An outsider of the tradition often tends to miss out on identifying such subtleties.
In his work, Why I am a Believer, Arvind Sharma highlights this unique capacity of Hinduism to hold subtle distinctions. One such distinction he makes is between emptiness and openness. He says,

“We might indifferently describe a field as a vast open field or a vast empty field. But there is a difference. In fact, one could say that the goal of Hinduism is to convert an empty mind into an open mind. This is a delicate endeavor; how delicate may be seen in the West’s attempt to do this in the form of the New Age movement. The mind tends to become so open, according to observers, that the brain almost falls out.”

Likewise, we can find such subtle distinctions between Meaningful and Meaningless or by being desireful and desireless, in terms of Hindu rituals and mantras as we have seen earlier. They are not very contradictory to each other, and vaidikas understand this.

Another subtle distinction Sharma highlights are between origin and cause, he says,

“Hinduism is said to be reckless in borrowing from others on the one hand, and shameless in suppressing this fact on the other. But note that those who are exercised by the question “Who borrowed from whom?” are concerned with origins. But once you are concerned with the cause rather than origin, you are not so much concerned with where something comes from as with how well it explains something, irrespective of where it comes from. If I catch the flu, its origin may lie in the person I caught it from, but its cause is a viral infection. Note that causes are universal in comparison to origins, which are particular.”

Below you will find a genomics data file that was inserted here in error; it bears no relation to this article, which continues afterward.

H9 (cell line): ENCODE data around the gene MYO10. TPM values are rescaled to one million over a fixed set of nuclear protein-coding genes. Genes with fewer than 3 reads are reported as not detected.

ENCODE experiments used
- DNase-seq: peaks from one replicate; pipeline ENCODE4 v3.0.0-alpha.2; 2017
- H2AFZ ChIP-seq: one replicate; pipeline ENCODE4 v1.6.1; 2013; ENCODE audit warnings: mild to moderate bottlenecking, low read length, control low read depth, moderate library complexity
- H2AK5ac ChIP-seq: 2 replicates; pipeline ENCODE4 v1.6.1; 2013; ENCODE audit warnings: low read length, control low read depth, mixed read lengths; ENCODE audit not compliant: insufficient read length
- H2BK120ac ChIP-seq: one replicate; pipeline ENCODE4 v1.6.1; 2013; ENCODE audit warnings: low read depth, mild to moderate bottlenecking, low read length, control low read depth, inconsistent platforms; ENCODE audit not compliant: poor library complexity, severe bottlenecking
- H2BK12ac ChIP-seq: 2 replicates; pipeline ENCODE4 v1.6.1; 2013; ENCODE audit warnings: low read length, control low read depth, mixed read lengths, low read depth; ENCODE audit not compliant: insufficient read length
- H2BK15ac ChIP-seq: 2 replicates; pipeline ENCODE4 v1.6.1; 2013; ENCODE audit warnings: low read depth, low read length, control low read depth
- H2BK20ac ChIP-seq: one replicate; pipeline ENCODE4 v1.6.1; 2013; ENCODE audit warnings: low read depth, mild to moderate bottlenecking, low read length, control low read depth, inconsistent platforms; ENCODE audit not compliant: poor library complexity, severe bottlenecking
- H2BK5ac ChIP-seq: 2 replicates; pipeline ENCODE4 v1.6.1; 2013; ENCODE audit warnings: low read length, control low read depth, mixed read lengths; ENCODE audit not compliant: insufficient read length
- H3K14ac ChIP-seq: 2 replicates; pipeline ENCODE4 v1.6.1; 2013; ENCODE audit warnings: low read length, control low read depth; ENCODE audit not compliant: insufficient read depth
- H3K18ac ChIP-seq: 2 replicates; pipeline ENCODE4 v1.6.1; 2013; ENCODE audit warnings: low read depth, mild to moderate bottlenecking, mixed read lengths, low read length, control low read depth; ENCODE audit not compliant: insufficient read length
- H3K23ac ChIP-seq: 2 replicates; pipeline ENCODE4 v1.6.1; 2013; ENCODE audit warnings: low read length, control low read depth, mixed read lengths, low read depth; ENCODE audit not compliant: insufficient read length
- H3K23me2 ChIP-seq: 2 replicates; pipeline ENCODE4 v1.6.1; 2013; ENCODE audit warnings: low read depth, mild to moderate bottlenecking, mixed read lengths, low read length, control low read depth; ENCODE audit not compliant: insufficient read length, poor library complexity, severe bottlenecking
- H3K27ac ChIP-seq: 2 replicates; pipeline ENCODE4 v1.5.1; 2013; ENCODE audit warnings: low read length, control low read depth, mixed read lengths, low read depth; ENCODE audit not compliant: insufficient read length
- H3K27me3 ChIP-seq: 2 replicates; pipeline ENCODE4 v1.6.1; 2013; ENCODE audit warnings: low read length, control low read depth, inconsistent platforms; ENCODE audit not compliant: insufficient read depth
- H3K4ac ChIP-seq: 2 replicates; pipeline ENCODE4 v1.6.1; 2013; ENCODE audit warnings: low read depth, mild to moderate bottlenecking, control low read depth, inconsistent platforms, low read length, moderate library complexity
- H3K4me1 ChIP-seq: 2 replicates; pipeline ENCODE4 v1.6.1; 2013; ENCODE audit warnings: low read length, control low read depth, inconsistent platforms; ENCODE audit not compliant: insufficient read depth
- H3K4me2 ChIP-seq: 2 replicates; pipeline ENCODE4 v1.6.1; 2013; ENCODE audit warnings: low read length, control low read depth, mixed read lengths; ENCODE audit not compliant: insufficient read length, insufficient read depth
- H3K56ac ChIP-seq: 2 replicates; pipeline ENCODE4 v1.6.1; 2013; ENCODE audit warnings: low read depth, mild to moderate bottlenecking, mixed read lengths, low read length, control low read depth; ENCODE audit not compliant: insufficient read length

When Staal talks about the single ‘origin’ of mantras, for sampradāyiks in contrast, mantras can originate from individuals even today. The cause and effect of mantras are what sampradāyiks are concerned with which Staal seems to be unaware of (at least in this work).

Staal’s failure of identifying this subtlety aspect in Hinduism would have been a major reason for his contradiction with sampradāyiks. His works were definitely revolutionary in the field of Indology and were widely accepted by the Indic scholars in his time.

The growing space for Indic Scholarship and works like that of Mani Rao’s Living Mantras gives us insights from an experiencer’s point of view. Such works, although not directly aimed at critiquing any other works, open up gates for new ideas that can challenge many of the existing eminent works of Indology. This paper was intended as an example to show how such works can be used to contest works like that of Staal’s, or at least can be used to display the differences with reasons.


  1. Bagchee and Adluri. The Nay Science: A History of German Indology (Oxford University Press, 2014)
  2. Staal, Frits. Ritual and Mantras: Rules without meaning (Motilal Banarasidass, 1996)
  3. Krishna, Daya. Discussion and Debate in Indian Philosophy: Issues in Vedānta, Mīmāṁsā, and Nyāya (Indian Council of Philosophical Research, 2004)
  4. Rao, Mani. Living Mantra: Mantra, Deity, and Visionary Experience Today, ( Springer, 2018)
  5. Sharma, Arvind. Why I Am a Believer: Personal Reflections on Nine World Religions (Penguin Books India, 2009)